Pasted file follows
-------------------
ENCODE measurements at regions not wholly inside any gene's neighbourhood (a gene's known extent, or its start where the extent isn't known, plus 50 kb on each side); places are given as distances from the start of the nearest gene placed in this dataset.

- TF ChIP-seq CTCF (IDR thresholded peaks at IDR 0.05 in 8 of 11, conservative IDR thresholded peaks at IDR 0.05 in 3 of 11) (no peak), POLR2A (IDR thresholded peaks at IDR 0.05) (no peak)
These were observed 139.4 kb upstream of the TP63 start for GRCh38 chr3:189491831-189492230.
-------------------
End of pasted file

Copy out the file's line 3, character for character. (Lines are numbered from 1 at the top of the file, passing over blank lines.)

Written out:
These were observed 139.4 kb upstream of the TP63 start for GRCh38 chr3:189491831-189492230.